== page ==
Indonesian women board a women-only carriage of a commuter train at a station during its launching ceremony in Depok, West Java, Indonesia, Thursday, Aug. 19, 2010. An Indonesian train operator launched women-only carriages as a new service following complaints about pinching, groping and unwanted advances. The sign reads "Special train for women". (AP Photo/Irwin Fedriansyah) (AP)

Indonesia introduces women-only trains

Yet another country tries to fight sexual harassment with same-sex commuter cars. Is it a good idea?


Tracy Clark-Flory
August 20, 2010 6:01PM (UTC)

Another day, another Asian country introduces commuter trains with a women's-only section. On Friday, Indonesia followed in the footsteps of Malaysia, India and Japan and officially launched the designated cars to prevent sexual harassment. The change comes after the state-run train operator was reportedly "flooded by letters of complaint from women."

Women can still ride in mixed-sex cars, but these "safe spaces" are an option for women who would rather not be sandwiched between strangers or pinched by wandering hands during their commute. According to the Washington Post, there has been a recent uptick in reports of sexual harassment on trains and, perhaps not so coincidentally, a YouTube video of two teenage girls singing a song about "a slimy old man who relentlessly pursues a completely uninterested young girl" recently went viral in the country.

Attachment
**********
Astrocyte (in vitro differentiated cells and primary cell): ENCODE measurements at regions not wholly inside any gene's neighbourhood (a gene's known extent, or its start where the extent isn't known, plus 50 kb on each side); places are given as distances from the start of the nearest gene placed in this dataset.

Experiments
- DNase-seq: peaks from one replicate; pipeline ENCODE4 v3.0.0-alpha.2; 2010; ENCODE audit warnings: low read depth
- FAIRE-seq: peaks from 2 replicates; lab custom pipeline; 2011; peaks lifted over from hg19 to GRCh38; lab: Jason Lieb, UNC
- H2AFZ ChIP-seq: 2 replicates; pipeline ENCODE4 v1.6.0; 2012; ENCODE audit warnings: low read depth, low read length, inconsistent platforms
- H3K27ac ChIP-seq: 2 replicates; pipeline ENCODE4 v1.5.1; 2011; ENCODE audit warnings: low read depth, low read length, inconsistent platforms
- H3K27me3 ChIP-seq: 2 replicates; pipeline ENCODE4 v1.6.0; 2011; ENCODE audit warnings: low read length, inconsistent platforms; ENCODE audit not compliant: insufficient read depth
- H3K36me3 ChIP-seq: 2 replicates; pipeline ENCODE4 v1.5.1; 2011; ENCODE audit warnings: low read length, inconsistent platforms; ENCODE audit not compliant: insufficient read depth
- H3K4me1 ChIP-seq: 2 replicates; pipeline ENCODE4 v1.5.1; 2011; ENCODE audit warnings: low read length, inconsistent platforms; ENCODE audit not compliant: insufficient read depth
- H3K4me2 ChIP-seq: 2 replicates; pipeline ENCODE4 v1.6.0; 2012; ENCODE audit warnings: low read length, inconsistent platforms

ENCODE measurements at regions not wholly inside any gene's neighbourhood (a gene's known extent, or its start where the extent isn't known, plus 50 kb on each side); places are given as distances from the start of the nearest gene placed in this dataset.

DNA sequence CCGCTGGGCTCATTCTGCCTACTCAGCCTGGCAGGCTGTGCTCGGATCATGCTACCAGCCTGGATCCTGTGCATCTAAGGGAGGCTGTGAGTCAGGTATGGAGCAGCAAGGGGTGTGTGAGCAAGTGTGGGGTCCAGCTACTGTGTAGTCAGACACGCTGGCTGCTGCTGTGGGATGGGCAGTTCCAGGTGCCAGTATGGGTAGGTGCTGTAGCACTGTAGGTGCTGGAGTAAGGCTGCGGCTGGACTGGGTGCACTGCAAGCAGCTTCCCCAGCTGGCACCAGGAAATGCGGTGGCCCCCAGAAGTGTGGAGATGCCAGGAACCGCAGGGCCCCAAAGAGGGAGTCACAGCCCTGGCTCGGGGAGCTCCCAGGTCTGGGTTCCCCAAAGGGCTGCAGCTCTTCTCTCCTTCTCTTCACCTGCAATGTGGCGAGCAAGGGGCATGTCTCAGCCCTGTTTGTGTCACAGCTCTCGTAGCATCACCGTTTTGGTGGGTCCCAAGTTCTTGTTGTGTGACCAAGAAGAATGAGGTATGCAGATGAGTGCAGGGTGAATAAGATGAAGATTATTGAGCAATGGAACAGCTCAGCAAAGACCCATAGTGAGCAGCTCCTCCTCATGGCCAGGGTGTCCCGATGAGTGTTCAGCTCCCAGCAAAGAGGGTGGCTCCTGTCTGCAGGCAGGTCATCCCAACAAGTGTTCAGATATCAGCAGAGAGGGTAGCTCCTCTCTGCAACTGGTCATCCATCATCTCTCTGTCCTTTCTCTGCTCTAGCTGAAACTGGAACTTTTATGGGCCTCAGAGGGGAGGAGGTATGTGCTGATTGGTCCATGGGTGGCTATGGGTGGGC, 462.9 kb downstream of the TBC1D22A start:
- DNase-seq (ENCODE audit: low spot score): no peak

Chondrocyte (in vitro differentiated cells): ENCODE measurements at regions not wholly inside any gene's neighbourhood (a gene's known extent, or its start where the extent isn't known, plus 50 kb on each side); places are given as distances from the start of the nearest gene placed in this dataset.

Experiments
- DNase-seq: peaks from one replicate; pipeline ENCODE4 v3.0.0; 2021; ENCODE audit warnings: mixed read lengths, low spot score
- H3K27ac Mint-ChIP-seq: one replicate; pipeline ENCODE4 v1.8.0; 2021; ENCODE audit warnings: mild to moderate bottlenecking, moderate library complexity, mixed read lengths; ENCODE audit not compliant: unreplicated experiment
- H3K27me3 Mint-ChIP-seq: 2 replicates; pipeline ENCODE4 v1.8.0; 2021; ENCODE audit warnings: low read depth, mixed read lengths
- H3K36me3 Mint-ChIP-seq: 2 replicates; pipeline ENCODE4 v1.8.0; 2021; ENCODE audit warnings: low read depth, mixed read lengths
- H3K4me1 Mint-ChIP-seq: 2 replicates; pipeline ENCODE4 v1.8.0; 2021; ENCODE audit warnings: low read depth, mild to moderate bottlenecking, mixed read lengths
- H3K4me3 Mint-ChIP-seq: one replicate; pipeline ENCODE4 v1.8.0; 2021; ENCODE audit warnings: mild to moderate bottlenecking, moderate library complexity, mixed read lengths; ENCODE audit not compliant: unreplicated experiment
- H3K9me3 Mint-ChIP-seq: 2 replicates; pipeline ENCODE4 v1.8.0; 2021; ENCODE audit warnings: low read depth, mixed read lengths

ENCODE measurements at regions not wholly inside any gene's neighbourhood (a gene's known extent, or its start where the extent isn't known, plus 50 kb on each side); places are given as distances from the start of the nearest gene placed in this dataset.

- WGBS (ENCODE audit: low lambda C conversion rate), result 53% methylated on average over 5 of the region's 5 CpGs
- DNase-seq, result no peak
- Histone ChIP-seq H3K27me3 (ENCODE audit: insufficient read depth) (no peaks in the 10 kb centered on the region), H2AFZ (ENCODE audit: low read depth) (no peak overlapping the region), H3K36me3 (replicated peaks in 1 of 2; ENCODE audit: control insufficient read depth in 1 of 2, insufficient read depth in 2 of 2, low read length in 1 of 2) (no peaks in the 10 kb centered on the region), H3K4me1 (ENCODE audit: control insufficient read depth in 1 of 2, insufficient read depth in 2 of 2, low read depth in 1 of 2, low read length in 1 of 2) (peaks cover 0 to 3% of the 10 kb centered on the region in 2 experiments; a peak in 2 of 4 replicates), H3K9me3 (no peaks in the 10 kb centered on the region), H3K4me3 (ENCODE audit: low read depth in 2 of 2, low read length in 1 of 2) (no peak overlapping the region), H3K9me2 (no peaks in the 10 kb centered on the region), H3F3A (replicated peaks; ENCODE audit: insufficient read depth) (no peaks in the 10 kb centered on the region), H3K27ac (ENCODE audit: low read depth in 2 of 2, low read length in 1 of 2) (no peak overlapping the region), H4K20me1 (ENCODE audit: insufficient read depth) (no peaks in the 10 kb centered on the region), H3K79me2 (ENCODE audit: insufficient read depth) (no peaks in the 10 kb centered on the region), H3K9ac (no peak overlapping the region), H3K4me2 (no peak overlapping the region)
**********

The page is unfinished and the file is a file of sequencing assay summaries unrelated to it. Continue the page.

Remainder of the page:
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It's great that women's complaints were heard, but this approach registers to me as regressive. Can we only protect women from unwanted sexual advances by segregating them? As Judy Berman wrote on Broadsheet when India introduced women-only trains, "if there's one thing we've learned from the civil rights movement, it's that 'separate but equal' doesn't work -- even if it is the oppressed group that gets the shiny, new trains."

However, the Post talks to Imam Prasodjo, a University of Indonesia sociologist, who disagrees: "In this case, it really has nothing to do with discrimination. It's about making their journey safer. I think most people will welcome that." Indeed, but I have to wonder what happens when women actually leave the trains and go about their days. Might sex-segregated trains actually reinforce predatory behavior, rather than discourage it?


Tracy Clark-Flory

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